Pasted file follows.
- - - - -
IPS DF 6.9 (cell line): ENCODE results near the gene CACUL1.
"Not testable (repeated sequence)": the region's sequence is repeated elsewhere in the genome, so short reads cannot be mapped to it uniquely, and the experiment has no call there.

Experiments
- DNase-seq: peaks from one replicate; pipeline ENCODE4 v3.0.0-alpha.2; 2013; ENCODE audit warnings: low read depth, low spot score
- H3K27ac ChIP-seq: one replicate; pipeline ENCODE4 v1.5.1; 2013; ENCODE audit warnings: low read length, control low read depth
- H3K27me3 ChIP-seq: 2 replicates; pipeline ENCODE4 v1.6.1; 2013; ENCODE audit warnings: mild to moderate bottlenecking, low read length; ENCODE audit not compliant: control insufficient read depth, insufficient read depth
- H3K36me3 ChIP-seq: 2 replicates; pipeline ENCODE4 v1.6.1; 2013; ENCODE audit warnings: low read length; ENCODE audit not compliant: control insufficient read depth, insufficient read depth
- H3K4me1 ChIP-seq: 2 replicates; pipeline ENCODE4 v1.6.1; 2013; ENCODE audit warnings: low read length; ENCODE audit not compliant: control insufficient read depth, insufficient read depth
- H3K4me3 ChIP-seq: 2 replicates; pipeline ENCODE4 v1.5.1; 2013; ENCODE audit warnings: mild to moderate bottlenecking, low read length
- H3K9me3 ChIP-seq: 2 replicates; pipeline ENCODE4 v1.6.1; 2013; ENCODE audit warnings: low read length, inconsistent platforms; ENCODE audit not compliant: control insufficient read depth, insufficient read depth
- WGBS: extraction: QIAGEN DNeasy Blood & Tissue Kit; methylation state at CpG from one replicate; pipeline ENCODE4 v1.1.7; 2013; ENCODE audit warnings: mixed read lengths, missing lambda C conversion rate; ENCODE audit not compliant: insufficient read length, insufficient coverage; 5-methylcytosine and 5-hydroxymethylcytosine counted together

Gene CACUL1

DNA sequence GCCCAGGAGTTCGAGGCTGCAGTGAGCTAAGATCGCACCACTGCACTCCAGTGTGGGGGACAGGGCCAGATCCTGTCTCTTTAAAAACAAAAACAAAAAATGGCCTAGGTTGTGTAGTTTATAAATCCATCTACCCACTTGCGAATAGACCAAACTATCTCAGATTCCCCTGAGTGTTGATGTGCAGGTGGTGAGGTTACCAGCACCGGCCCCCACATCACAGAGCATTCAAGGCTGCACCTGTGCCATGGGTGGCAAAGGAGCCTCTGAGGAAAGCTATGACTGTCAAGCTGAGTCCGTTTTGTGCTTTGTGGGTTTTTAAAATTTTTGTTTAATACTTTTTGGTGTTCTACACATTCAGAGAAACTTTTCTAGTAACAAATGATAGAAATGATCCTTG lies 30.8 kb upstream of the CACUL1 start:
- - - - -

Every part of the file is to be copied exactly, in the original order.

IPS DF 6.9 (cell line): ENCODE results near the gene CACUL1.
"Not testable (repeated sequence)": the region's sequence is repeated elsewhere in the genome, so short reads cannot be mapped to it uniquely, and the experiment has no call there.

Experiments
- DNase-seq: peaks from one replicate; pipeline ENCODE4 v3.0.0-alpha.2; 2013; ENCODE audit warnings: low read depth, low spot score
- H3K27ac ChIP-seq: one replicate; pipeline ENCODE4 v1.5.1; 2013; ENCODE audit warnings: low read length, control low read depth
- H3K27me3 ChIP-seq: 2 replicates; pipeline ENCODE4 v1.6.1; 2013; ENCODE audit warnings: mild to moderate bottlenecking, low read length; ENCODE audit not compliant: control insufficient read depth, insufficient read depth
- H3K36me3 ChIP-seq: 2 replicates; pipeline ENCODE4 v1.6.1; 2013; ENCODE audit warnings: low read length; ENCODE audit not compliant: control insufficient read depth, insufficient read depth
- H3K4me1 ChIP-seq: 2 replicates; pipeline ENCODE4 v1.6.1; 2013; ENCODE audit warnings: low read length; ENCODE audit not compliant: control insufficient read depth, insufficient read depth
- H3K4me3 ChIP-seq: 2 replicates; pipeline ENCODE4 v1.5.1; 2013; ENCODE audit warnings: mild to moderate bottlenecking, low read length
- H3K9me3 ChIP-seq: 2 replicates; pipeline ENCODE4 v1.6.1; 2013; ENCODE audit warnings: low read length, inconsistent platforms; ENCODE audit not compliant: control insufficient read depth, insufficient read depth
- WGBS: extraction: QIAGEN DNeasy Blood & Tissue Kit; methylation state at CpG from one replicate; pipeline ENCODE4 v1.1.7; 2013; ENCODE audit warnings: mixed read lengths, missing lambda C conversion rate; ENCODE audit not compliant: insufficient read length, insufficient coverage; 5-methylcytosine and 5-hydroxymethylcytosine counted together

Gene CACUL1

DNA sequence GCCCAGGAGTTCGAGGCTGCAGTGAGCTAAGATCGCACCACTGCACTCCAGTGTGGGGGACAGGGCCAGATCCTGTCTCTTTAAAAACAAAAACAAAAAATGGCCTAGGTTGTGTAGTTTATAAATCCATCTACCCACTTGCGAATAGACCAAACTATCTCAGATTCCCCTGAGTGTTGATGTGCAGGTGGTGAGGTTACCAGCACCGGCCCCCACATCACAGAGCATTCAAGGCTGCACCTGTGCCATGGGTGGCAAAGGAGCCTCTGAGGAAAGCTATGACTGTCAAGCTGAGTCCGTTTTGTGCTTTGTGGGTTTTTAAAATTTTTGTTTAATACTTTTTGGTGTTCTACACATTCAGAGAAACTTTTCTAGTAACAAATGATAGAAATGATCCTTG lies 30.8 kb upstream of the CACUL1 start: